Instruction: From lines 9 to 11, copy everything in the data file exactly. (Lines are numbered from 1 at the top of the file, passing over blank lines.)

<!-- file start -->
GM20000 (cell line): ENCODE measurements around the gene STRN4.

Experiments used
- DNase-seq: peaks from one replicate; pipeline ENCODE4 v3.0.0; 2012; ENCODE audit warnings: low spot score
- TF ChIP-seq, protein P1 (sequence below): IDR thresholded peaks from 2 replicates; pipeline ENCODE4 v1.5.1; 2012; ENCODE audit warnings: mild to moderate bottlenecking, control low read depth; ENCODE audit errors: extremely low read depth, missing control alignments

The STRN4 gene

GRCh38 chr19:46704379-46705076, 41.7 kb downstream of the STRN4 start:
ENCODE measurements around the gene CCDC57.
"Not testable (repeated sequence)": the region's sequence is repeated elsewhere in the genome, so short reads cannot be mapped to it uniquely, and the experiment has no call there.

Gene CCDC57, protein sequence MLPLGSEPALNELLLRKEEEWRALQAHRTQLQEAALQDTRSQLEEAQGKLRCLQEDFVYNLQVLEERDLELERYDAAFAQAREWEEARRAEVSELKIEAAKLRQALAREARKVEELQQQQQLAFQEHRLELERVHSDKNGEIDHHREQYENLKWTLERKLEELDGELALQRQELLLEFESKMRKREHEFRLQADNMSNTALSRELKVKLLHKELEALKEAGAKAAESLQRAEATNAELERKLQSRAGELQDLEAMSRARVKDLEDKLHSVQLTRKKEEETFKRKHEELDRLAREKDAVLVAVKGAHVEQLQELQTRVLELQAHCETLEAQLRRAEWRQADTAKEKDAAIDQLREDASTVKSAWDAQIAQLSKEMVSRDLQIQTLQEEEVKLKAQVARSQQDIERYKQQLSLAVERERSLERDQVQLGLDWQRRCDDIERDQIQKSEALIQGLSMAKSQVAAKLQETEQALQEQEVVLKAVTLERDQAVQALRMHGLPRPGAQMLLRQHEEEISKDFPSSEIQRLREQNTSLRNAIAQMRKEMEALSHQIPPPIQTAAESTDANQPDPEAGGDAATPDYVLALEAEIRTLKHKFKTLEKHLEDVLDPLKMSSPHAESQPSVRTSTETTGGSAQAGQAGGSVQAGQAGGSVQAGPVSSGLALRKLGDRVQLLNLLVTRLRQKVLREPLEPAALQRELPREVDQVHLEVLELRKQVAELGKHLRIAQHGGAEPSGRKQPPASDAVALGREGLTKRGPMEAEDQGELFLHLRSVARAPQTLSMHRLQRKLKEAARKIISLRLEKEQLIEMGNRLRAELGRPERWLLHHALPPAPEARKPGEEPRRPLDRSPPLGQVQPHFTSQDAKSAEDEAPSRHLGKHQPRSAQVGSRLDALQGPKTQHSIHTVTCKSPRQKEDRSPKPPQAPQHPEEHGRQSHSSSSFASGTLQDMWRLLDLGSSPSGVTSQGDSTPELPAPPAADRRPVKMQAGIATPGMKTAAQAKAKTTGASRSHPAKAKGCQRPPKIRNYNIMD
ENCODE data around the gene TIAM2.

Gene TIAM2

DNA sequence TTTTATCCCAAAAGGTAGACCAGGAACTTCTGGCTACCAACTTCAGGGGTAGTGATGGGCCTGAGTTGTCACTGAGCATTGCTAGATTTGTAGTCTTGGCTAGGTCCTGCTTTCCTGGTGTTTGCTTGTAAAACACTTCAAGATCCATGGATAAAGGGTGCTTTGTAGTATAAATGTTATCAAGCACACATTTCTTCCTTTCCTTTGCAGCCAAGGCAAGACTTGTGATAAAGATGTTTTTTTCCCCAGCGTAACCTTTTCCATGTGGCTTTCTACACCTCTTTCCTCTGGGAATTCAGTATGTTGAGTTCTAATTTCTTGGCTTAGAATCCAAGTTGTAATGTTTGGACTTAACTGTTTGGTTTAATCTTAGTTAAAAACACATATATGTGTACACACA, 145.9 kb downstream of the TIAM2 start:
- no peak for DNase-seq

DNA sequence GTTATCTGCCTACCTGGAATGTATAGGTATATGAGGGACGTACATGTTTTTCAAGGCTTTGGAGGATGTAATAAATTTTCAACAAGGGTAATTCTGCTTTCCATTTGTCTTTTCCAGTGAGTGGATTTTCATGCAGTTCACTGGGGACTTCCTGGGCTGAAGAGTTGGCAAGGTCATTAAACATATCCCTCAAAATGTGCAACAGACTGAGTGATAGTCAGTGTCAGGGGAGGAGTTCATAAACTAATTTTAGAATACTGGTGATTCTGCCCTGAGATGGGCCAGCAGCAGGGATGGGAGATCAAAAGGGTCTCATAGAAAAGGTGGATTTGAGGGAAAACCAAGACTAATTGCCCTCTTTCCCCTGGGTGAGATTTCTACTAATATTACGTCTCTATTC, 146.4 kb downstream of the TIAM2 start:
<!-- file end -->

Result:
Gene CCDC57, protein sequence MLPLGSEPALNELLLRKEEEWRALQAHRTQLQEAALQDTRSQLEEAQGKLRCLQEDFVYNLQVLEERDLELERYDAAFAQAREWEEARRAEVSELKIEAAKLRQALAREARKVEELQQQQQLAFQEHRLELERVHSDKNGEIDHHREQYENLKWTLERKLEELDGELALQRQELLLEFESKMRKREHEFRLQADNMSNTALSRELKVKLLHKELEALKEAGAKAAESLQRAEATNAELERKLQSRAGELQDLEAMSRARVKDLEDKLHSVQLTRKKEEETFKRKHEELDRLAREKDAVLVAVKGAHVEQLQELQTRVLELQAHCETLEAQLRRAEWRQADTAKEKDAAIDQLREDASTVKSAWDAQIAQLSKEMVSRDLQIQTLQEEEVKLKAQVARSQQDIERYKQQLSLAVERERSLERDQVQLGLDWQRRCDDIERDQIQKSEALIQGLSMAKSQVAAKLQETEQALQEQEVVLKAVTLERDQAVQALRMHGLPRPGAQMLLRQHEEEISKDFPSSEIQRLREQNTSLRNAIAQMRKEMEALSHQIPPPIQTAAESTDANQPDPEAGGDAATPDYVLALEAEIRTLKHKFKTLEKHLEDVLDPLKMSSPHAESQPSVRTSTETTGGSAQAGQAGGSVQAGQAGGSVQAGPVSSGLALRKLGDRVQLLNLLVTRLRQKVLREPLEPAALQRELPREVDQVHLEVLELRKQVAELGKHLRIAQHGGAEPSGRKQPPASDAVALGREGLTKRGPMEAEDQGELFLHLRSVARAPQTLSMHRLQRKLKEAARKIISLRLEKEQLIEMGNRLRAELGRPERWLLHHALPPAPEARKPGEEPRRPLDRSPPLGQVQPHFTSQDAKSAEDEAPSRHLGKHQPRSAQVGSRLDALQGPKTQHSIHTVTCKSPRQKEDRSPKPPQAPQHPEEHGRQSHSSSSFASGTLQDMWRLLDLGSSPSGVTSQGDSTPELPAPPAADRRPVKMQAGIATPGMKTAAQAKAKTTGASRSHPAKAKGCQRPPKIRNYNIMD
ENCODE data around the gene TIAM2.

Gene TIAM2